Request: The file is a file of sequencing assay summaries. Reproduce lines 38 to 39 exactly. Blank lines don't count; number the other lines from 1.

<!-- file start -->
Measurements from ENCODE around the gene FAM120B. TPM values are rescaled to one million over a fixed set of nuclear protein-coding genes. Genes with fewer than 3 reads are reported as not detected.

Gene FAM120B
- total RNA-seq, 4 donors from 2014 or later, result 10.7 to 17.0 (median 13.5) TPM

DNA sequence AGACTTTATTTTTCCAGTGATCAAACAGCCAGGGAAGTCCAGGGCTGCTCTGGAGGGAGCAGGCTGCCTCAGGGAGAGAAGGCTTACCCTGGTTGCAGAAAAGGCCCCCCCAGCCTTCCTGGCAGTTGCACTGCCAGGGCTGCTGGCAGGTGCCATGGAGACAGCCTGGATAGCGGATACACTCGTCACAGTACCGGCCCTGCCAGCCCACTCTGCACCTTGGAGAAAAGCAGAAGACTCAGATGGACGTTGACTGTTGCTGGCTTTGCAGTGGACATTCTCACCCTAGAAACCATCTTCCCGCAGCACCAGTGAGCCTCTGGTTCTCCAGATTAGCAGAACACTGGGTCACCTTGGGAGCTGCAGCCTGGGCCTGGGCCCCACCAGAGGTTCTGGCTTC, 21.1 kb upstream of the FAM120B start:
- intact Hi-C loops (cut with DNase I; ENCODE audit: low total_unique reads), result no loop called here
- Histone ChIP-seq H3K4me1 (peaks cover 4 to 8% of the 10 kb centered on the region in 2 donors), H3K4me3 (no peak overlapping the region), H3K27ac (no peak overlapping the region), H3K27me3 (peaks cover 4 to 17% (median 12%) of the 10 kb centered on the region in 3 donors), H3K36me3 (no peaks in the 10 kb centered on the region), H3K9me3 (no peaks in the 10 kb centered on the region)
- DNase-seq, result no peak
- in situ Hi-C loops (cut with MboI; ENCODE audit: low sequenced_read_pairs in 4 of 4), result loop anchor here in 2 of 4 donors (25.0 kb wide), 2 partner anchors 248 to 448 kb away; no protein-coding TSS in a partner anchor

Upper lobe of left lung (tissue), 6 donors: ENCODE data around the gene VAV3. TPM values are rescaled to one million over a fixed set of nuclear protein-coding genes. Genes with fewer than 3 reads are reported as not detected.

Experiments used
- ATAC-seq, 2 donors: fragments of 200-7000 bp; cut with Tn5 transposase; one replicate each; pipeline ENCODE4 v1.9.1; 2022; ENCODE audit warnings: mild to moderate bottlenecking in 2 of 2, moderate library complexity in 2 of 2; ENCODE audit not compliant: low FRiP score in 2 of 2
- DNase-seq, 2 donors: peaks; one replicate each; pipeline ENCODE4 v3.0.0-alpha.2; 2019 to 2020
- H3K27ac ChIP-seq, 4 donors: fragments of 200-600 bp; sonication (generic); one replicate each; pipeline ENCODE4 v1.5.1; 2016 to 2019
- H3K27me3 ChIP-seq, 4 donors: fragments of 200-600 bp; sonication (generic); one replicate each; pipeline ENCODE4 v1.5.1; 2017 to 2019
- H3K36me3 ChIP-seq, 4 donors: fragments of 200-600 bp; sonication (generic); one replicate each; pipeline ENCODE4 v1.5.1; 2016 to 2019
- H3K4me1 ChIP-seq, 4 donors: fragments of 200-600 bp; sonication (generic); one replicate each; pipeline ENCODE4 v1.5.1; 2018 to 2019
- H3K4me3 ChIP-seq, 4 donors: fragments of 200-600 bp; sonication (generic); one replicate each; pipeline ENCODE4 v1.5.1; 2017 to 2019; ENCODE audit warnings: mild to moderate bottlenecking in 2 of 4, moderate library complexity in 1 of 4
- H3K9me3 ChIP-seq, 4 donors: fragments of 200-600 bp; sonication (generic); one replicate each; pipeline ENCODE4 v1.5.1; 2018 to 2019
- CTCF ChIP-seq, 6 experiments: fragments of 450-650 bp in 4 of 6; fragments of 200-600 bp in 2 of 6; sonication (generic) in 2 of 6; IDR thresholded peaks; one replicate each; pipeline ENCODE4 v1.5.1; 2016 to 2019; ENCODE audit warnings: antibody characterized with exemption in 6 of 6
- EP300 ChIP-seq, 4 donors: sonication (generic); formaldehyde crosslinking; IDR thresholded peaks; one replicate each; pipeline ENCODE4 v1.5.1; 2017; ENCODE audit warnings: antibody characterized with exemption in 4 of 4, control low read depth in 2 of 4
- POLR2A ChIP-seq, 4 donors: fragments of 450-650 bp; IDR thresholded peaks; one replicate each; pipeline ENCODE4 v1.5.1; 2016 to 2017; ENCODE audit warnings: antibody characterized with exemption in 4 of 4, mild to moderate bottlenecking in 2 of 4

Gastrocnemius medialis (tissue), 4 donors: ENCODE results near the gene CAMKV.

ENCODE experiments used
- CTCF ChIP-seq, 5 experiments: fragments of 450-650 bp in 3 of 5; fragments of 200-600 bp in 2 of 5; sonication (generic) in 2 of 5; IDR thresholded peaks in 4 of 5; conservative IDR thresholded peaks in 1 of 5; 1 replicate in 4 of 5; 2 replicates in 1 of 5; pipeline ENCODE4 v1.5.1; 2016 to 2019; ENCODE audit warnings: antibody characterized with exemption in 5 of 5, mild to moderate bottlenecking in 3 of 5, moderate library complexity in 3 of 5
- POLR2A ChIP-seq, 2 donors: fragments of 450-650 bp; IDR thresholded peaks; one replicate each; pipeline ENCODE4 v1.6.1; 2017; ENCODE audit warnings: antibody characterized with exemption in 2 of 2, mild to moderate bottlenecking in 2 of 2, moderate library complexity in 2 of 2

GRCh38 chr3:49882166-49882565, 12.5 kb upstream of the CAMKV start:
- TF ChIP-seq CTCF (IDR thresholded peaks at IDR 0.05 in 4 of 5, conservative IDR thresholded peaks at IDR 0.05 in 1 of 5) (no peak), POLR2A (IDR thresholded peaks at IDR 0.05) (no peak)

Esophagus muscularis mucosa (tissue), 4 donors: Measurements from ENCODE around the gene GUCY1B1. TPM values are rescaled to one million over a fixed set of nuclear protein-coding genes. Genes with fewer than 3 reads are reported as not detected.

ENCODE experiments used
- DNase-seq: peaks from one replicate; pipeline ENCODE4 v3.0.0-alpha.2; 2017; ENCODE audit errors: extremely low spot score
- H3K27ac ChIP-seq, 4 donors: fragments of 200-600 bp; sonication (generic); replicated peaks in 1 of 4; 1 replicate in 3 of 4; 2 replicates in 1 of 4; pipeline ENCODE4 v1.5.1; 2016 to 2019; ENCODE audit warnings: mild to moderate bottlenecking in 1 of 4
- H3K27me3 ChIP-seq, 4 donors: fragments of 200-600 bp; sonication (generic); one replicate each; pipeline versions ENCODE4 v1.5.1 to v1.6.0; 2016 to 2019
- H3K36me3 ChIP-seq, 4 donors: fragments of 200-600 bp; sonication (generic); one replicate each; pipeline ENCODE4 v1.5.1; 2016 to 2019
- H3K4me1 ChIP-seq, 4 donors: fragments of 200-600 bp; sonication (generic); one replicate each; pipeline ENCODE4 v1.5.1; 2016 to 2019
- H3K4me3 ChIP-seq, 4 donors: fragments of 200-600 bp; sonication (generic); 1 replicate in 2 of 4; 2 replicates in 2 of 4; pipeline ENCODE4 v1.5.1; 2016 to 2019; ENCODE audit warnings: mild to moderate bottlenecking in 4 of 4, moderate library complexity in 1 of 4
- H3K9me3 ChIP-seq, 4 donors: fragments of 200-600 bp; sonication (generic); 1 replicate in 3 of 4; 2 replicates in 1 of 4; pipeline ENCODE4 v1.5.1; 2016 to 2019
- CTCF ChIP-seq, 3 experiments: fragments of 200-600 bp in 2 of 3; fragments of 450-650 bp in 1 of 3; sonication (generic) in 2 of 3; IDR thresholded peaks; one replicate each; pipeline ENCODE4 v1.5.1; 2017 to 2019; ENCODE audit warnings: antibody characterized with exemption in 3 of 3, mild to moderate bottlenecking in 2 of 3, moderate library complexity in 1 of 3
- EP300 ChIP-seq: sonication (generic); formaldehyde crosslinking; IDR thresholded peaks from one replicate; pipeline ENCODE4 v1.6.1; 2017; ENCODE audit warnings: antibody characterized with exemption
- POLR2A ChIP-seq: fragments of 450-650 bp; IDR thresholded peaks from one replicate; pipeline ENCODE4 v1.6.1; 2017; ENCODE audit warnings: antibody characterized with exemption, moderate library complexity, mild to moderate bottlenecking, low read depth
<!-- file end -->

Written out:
- EP300 ChIP-seq: sonication (generic); formaldehyde crosslinking; IDR thresholded peaks from one replicate; pipeline ENCODE4 v1.6.1; 2017; ENCODE audit warnings: antibody characterized with exemption
- POLR2A ChIP-seq: fragments of 450-650 bp; IDR thresholded peaks from one replicate; pipeline ENCODE4 v1.6.1; 2017; ENCODE audit warnings: antibody characterized with exemption, moderate library complexity, mild to moderate bottlenecking, low read depth